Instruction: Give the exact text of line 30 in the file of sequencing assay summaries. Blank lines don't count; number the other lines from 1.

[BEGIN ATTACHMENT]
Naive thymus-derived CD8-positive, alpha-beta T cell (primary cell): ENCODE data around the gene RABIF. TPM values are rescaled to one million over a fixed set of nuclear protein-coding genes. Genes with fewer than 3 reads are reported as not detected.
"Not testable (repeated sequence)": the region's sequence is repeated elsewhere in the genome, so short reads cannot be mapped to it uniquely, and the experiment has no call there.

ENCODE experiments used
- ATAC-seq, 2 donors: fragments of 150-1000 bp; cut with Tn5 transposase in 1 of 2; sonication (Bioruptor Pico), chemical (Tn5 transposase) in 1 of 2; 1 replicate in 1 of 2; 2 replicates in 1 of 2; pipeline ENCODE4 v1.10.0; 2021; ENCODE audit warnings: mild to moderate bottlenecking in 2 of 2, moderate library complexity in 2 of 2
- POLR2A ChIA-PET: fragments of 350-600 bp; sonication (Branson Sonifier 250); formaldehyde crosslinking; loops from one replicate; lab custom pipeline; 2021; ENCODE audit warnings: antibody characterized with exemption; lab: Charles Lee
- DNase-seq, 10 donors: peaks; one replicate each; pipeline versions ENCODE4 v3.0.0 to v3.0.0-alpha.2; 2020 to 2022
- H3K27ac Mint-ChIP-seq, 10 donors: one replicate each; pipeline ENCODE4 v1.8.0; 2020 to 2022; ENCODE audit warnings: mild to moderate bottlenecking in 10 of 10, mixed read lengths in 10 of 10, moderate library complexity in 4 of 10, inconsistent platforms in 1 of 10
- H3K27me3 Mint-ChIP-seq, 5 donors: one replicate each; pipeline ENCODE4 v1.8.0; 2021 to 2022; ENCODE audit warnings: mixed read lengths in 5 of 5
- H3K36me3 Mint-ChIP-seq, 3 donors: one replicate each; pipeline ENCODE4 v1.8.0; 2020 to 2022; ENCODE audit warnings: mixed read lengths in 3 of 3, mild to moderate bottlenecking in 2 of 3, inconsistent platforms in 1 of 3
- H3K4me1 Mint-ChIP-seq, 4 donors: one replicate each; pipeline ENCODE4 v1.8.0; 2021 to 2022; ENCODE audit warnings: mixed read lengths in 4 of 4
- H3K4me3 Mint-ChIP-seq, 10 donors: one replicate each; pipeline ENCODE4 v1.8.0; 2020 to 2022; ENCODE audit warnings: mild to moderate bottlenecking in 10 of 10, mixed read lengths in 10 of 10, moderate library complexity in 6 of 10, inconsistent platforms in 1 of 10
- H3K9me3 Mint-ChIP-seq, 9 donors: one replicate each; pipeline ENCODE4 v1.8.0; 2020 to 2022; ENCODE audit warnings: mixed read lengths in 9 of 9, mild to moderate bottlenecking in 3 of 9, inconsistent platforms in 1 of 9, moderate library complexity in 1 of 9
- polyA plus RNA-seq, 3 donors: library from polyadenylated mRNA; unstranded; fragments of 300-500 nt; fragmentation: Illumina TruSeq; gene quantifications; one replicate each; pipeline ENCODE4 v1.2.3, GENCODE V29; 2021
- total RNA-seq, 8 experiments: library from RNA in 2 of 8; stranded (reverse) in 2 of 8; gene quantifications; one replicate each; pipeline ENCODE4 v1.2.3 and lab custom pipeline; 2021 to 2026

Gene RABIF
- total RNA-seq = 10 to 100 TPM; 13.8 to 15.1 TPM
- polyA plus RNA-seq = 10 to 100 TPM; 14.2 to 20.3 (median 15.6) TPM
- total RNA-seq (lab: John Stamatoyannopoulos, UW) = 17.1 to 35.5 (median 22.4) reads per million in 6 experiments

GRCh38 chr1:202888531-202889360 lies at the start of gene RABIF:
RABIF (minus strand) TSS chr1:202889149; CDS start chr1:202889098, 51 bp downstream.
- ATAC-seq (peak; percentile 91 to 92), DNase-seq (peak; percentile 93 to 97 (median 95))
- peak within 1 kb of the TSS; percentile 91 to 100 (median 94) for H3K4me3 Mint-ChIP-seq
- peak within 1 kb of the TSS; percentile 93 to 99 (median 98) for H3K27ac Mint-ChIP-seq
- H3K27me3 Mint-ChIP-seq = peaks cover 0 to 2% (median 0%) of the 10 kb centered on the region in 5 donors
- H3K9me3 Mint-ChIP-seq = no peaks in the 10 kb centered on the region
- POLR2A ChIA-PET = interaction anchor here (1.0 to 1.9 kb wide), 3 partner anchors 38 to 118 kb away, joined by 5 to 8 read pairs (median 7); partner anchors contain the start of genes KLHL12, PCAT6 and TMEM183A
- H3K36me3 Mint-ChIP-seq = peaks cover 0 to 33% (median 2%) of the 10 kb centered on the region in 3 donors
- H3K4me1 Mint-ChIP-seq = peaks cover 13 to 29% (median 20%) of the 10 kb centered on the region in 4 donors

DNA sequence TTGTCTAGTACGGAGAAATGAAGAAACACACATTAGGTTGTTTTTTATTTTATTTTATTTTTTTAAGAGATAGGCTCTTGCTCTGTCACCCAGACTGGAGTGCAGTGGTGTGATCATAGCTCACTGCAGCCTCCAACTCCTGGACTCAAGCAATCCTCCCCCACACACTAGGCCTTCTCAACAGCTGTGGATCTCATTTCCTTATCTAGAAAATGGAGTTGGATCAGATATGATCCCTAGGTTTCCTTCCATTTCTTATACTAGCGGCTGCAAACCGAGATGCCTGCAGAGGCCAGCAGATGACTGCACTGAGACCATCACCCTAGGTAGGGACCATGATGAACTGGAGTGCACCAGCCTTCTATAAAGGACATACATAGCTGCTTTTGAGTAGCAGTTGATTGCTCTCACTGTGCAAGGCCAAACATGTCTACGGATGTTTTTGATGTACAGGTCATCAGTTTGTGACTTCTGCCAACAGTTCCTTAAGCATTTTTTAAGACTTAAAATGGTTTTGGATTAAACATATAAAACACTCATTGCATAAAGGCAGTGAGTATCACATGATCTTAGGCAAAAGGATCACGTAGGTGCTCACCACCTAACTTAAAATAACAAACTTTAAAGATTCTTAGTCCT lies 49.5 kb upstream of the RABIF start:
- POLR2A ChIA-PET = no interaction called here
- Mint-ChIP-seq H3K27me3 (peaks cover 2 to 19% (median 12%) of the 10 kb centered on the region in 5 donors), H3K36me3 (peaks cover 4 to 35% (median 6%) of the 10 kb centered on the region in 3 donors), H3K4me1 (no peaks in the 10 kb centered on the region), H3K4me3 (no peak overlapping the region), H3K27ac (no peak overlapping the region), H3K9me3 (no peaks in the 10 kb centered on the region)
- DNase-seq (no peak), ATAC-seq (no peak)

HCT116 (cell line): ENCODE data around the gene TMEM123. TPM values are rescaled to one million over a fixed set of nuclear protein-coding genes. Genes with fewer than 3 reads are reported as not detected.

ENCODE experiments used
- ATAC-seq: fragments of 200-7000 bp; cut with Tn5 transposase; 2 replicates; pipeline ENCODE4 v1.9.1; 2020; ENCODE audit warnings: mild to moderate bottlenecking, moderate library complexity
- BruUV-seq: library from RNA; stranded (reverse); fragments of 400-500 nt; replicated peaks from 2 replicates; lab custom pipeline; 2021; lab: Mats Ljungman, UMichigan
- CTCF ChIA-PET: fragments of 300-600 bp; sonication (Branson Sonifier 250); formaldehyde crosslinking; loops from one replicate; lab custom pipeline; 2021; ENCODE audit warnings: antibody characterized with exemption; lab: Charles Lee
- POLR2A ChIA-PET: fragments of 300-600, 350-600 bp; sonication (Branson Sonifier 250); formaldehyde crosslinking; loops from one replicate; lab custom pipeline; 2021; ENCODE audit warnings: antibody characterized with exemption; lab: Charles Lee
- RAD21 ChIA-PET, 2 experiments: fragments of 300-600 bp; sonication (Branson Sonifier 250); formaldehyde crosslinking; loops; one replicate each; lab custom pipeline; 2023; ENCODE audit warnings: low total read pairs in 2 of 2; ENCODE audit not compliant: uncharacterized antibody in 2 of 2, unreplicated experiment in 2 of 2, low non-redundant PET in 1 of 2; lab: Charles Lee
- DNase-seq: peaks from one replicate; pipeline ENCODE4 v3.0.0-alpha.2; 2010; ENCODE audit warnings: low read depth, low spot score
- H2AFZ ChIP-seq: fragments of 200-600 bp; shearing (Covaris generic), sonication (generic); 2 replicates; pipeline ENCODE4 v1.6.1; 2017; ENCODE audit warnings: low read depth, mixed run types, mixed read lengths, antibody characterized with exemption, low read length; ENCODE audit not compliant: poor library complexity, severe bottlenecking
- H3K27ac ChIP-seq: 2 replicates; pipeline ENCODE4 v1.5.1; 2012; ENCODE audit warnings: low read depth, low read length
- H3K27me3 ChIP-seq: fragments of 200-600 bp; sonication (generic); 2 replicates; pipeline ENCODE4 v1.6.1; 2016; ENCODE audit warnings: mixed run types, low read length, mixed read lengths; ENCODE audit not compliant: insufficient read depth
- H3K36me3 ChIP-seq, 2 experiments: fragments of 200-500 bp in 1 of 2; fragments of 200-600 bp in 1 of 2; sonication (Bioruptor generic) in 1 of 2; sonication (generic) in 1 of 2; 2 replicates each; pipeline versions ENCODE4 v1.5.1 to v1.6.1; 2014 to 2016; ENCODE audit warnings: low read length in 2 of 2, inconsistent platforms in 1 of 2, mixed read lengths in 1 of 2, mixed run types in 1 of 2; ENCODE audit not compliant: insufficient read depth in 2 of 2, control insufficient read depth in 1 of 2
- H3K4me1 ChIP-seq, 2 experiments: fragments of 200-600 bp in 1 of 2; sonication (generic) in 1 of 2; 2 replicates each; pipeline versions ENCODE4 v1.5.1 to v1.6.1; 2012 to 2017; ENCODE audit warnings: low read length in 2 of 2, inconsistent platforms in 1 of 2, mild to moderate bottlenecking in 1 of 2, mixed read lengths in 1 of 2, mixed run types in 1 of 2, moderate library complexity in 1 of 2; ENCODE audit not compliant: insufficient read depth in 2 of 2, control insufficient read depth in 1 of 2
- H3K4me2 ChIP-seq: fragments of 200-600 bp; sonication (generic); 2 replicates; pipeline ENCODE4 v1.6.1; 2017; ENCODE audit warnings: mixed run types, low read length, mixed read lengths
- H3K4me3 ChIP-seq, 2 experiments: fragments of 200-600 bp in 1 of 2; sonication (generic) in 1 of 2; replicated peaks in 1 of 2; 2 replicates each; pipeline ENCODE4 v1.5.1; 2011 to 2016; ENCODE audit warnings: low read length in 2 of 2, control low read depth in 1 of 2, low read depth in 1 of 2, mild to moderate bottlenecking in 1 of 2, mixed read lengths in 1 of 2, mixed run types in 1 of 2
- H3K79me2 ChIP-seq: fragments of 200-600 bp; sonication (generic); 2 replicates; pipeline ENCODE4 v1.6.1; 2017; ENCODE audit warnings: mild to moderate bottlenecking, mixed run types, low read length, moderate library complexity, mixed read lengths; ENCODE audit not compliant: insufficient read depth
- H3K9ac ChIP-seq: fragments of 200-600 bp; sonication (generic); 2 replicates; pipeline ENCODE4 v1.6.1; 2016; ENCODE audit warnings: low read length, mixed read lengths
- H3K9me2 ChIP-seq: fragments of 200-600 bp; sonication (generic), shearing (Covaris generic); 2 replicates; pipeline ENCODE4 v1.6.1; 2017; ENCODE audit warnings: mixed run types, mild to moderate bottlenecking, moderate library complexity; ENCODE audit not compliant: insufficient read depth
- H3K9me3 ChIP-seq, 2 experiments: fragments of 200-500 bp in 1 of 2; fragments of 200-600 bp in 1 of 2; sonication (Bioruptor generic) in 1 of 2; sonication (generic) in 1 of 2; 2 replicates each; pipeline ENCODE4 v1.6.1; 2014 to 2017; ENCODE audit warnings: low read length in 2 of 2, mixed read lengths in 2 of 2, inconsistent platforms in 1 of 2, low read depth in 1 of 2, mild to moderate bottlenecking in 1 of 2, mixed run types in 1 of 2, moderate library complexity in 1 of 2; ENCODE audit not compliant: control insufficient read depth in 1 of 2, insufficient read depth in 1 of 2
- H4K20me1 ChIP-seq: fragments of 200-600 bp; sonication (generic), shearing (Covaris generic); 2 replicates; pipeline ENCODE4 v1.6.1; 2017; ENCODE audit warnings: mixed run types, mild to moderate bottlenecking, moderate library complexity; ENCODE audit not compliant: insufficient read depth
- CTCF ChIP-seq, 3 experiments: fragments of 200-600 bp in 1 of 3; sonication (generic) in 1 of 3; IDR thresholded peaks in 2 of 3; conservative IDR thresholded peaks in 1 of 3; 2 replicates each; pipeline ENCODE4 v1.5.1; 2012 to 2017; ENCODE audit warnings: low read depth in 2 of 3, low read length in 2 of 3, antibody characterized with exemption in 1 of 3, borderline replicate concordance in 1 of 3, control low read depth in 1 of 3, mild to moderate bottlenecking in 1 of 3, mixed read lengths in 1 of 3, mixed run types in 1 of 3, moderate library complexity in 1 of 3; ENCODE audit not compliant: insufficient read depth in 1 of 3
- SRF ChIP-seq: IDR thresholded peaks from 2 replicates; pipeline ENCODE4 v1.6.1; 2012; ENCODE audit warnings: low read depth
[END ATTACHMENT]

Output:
- POLR2A ChIA-PET = no interaction called here